- 1895-1896: Ethiopia defeats Italy in the First Italo–Ethiopian War.
- 1896: Olympic games revived in Athens.
- 1896: Klondike Gold Rush in Canada.
- 1897: Gojong, or Emperor Gwangmu, proclaims the short-lived Korean Empire: lasts until 1910.
- 1898: The United States gains control of Cuba, Puerto Rico, and the Philippines after the Spanish-American War.
- 1898-1900: The Boxer Rebellion in China is suppressed by an Eight-Nation Alliance.
- 1898-1902: The One Thousand Days war in Colombia breaks out between the "Liberales" and "Conservadores," culminating with the loss of Panama in 1903.
- 1899: Second Boer War begins (-1902); Philippine-American War begins (-1913).
- Napoleon I, First Consul and Emperor of the French
- William Gilbert Grace, English cricketer
- Baron Haussmann, civic planner
- Sándor Körösi Csoma, explorer of the Tibetan culture
- Hong Xiuquan inspired China's Taiping Rebellion, perhaps the bloodiest civil war in human history
- Fitz Hugh Ludlow, writer and explorer
- Florence Nightingale, nursing pioneer
- Ignaz Semmelweis, proponent of hygienic practices
- Dr. John Snow, the founder of epidemiology
- F R Spofforth, Australian cricket
- Sitting Bull, a leader of the Lakota
- Chief Joseph, a leader of the Nez Percé
- Ned Kelly, Australian folk hero, and outlaw
- Abraham Lincoln, United States President
- Jefferson Davis, Confederate States President
- Elizabeth Kenny, Australian Nurse and found an Innovative Treatment of Polio
- Queen Victoria, Queen of England
- Franz Joseph I of Austria, Emperor of Austria
The Realism and Romanticism of the early 19th century gave way to Impressionism and Post-Impressionism in the later half of the century, with Paris being the dominant art capital of the world. 19th century painters included:
- Paul Cezanne
- Edgar Degas
- Eugène Delacroix
- Edvard Munch
- Caspar David Friedrich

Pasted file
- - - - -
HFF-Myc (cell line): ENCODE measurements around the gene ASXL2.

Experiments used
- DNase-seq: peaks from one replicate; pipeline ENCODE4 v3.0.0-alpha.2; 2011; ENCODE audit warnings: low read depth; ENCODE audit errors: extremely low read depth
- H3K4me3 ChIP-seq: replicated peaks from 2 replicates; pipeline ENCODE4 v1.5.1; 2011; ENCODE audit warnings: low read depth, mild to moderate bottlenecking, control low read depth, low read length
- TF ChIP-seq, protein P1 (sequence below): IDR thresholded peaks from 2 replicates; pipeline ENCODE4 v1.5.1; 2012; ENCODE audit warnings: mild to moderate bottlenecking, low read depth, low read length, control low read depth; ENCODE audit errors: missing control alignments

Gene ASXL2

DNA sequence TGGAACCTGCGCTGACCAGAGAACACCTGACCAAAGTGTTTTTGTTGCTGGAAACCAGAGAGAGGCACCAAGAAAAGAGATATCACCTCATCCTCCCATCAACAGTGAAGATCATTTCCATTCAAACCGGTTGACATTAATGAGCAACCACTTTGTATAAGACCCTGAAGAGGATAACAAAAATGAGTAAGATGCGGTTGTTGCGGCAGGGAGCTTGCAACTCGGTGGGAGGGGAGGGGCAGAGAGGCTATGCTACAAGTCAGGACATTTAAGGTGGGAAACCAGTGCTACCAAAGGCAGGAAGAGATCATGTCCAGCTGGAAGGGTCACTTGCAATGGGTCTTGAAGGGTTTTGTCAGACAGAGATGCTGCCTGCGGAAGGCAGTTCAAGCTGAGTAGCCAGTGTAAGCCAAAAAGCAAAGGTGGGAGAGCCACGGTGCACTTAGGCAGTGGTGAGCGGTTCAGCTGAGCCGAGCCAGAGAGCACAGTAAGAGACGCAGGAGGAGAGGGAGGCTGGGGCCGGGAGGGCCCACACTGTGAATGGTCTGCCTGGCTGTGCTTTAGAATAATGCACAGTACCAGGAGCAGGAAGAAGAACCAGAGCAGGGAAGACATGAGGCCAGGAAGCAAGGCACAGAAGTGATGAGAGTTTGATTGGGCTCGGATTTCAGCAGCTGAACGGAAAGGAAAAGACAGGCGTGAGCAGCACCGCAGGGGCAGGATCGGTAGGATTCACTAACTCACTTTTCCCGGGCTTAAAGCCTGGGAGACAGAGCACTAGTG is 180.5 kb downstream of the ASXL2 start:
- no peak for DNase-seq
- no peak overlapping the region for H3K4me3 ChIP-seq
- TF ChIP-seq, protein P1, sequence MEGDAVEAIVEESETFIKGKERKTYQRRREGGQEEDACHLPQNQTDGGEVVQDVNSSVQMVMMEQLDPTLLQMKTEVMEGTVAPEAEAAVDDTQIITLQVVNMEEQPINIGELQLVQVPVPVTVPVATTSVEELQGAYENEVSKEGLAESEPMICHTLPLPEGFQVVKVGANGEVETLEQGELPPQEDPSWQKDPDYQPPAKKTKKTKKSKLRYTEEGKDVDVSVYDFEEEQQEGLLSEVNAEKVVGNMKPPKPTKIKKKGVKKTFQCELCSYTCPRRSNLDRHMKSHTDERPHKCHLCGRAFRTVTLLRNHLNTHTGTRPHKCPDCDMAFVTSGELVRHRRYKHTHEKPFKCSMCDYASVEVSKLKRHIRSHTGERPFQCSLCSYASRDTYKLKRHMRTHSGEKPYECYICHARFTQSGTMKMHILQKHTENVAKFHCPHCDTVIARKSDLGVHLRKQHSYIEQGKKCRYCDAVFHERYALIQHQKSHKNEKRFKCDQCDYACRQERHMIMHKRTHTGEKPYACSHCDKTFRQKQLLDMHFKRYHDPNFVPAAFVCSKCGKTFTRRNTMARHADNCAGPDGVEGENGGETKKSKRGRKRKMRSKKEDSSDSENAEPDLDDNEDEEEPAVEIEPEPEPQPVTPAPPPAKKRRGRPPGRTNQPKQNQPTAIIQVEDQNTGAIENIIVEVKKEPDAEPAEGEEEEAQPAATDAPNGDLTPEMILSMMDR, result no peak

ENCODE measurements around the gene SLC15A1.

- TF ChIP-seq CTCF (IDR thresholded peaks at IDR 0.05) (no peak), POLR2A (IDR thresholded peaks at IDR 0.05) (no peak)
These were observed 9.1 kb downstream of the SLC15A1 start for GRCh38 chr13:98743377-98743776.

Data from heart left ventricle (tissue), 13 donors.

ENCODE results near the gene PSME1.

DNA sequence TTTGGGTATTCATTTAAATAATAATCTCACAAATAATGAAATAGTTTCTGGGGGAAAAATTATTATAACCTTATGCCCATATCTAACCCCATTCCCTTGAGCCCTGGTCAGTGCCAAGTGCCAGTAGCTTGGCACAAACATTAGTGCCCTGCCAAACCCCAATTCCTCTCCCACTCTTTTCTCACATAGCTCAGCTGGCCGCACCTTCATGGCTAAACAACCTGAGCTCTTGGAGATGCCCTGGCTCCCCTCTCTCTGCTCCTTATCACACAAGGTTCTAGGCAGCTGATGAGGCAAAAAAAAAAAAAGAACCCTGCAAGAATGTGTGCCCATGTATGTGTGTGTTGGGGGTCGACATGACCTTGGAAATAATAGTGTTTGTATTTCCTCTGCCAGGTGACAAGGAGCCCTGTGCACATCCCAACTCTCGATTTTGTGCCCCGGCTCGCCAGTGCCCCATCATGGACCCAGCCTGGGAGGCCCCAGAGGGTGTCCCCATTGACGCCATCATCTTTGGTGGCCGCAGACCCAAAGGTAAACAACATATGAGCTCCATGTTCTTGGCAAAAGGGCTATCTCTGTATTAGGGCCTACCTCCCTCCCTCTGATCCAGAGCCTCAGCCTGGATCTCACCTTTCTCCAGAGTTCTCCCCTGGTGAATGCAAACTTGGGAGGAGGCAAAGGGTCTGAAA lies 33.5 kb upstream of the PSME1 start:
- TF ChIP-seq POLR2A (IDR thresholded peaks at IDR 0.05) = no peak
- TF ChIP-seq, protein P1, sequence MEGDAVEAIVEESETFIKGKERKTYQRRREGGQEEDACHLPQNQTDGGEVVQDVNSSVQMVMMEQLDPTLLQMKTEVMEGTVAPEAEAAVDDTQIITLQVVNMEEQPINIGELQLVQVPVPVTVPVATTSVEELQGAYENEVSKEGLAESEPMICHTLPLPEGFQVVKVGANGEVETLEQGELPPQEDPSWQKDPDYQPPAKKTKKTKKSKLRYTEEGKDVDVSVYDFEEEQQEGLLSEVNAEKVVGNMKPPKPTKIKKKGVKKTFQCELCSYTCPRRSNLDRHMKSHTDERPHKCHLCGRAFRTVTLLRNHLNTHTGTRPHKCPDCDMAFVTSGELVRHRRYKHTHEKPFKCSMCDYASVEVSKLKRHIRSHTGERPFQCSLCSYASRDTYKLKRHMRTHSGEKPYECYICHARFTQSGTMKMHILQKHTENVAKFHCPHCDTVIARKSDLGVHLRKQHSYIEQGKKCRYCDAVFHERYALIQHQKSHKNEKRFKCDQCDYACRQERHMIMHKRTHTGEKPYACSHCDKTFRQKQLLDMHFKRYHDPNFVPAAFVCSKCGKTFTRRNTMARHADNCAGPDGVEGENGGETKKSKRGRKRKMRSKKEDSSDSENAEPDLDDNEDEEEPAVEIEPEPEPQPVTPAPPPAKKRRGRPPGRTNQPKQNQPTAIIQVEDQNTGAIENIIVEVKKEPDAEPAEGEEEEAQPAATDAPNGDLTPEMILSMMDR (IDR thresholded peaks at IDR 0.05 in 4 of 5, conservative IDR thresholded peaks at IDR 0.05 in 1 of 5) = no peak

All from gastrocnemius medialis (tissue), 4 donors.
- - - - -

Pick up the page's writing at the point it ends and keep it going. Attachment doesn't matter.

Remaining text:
- Antonio de La Gandara
- Théodore Géricault
- Vincent van Gogh
- Jean Auguste Dominique Ingres
- Édouard Manet
- Claude Monet
- Berthe Morisot
- Camille Pissarro
- Pierre-Auguste Renoir
- Henri de Toulouse-Lautrec
- Joseph Mallord William Turner
- William Morris
- Mary Cassatt
Sonata form matured during the Classical era to become the primary form of instrumental compositions throughout the 19th century. Much of the music from the nineteenth century was referred to as being in the Romantic style. Many great composers lived through this era such as Ludwig van Beethoven, Franz Liszt, Frédéric Chopin, Peter Ilyich Tchaikovsky and Richard Wagner. Others included:
- Hector Berlioz
- Georges Bizet
- Alexander Borodin
- Johannes Brahms
- Anton Bruckner
- Frédéric Chopin
- Claude Debussy
- Antonín Dvořák
- Gilbert and Sullivan
- Edvard Grieg
- Felix Mendelssohn
- Modest Mussorgsky
- Niccolò Paganini
- Camille Saint-Saëns
- Franz Schubert
- Robert Schumann
- Giuseppe Verdi
- Anthony Cestaro
On the literary front the new century opens with Romanticism, a movement that spread throughout Europe in reaction to 18th-century rationalism, and it develops more or less along the lines of the Industrial Revolution, with a design to react against the dramatic changes wrought on nature by the steam engine and the railway. William Wordsworth and Samuel Taylor Coleridge are considered the initiators of the new school in England, while in the continent the German Sturm und Drang spreads its influence as far as Italy and Spain.
The Goncourts and Emile Zola in France and Giovanni Verga in Italy produce some of the finest naturalist novels. Italian naturalist novels are especially important in that they give a social map of the new unified Italy to a people that until then had been scarcely aware of its ethnic and cultural diversity. On February 21, 1848, Karl Marx and Friedrich Engels published the Communist Manifesto.
There was a huge literary output during the 19th century. Some of the most famous writers included the Russians Leo Tolstoy, Anton Chekov and Fyodor Dostoevsky; the English Charles Dickens, John Keats, and Jane Austen; the Scottish Sir Walter Scott; the Irish Oscar Wilde; the Americans Edgar Allan Poe and Mark Twain; and the French Victor Hugo, Honoré de Balzac, Jules Verne and Charles Baudelaire. Some others of note included:
- Gustavo Adolfo Bécquer
- Charlotte Brontë
- Emily Brontë
- Lord Byron
- Georg Büchner
- François-René de Chateaubriand
- Kate Chopin
- Samuel Taylor Coleridge
- Emily Dickinson
- Arthur Conan Doyle
- Alexandre Dumas (1802-1870)
- George Eliot
- Ralph Waldo Emerson
- Gustave Flaubert
- Margaret Fuller
- Johann Wolfgang von Goethe
- Nikolai Gogol
- Manuel González Prada
- Gertrudis Gómez de Avellaneda
- Juana Manuela Gorriti
- Thomas Hardy
- Nathaniel Hawthorne
- Friedrich Hölderlin
- Heinrich Heine
- Henrik Ibsen
- Henry James
- Jules Laforgue
- Giacomo Leopardi
- Alessandro Manzoni
- Stéphane Mallarmé
- José Martí
- Clorinda Matto de Turner
- Herman Melville
- Friedrich Nietzsche
- Aleksandr Pushkin
- Arthur Rimbaud
- John Ruskin
- George Sand (Amandine-Aurore-Lucile Dupin)
- Mary Shelley
- Stendhal (Marie-Henri Beyle)
- Robert Louis Stevenson
- Bram Stoker